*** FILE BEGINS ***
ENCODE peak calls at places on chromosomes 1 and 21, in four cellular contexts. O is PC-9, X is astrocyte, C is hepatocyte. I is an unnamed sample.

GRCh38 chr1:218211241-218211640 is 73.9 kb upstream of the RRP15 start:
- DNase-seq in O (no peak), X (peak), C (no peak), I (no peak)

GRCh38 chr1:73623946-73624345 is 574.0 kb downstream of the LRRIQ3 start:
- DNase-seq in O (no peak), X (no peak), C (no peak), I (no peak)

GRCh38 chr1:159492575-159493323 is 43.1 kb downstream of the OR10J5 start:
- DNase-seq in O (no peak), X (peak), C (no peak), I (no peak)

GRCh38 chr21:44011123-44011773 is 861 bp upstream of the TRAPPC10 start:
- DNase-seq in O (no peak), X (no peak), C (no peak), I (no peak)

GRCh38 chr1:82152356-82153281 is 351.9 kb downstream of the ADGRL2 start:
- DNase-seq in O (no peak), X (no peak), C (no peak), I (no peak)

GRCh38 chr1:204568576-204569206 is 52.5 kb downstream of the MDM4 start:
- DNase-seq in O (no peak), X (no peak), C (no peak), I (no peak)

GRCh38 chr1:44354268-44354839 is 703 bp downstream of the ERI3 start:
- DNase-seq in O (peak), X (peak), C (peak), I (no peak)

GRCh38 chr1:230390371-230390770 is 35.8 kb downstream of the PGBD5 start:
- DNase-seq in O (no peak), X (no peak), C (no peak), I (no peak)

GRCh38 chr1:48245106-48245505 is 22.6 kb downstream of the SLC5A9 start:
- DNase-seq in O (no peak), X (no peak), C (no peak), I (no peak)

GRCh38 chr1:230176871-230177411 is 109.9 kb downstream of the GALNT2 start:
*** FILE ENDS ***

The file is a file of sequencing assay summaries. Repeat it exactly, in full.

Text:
ENCODE peak calls at places on chromosomes 1 and 21, in four cellular contexts. O is PC-9, X is astrocyte, C is hepatocyte. I is an unnamed sample.

GRCh38 chr1:218211241-218211640 is 73.9 kb upstream of the RRP15 start:
- DNase-seq in O (no peak), X (peak), C (no peak), I (no peak)

GRCh38 chr1:73623946-73624345 is 574.0 kb downstream of the LRRIQ3 start:
- DNase-seq in O (no peak), X (no peak), C (no peak), I (no peak)

GRCh38 chr1:159492575-159493323 is 43.1 kb downstream of the OR10J5 start:
- DNase-seq in O (no peak), X (peak), C (no peak), I (no peak)

GRCh38 chr21:44011123-44011773 is 861 bp upstream of the TRAPPC10 start:
- DNase-seq in O (no peak), X (no peak), C (no peak), I (no peak)

GRCh38 chr1:82152356-82153281 is 351.9 kb downstream of the ADGRL2 start:
- DNase-seq in O (no peak), X (no peak), C (no peak), I (no peak)

GRCh38 chr1:204568576-204569206 is 52.5 kb downstream of the MDM4 start:
- DNase-seq in O (no peak), X (no peak), C (no peak), I (no peak)

GRCh38 chr1:44354268-44354839 is 703 bp downstream of the ERI3 start:
- DNase-seq in O (peak), X (peak), C (peak), I (no peak)

GRCh38 chr1:230390371-230390770 is 35.8 kb downstream of the PGBD5 start:
- DNase-seq in O (no peak), X (no peak), C (no peak), I (no peak)

GRCh38 chr1:48245106-48245505 is 22.6 kb downstream of the SLC5A9 start:
- DNase-seq in O (no peak), X (no peak), C (no peak), I (no peak)

GRCh38 chr1:230176871-230177411 is 109.9 kb downstream of the GALNT2 start: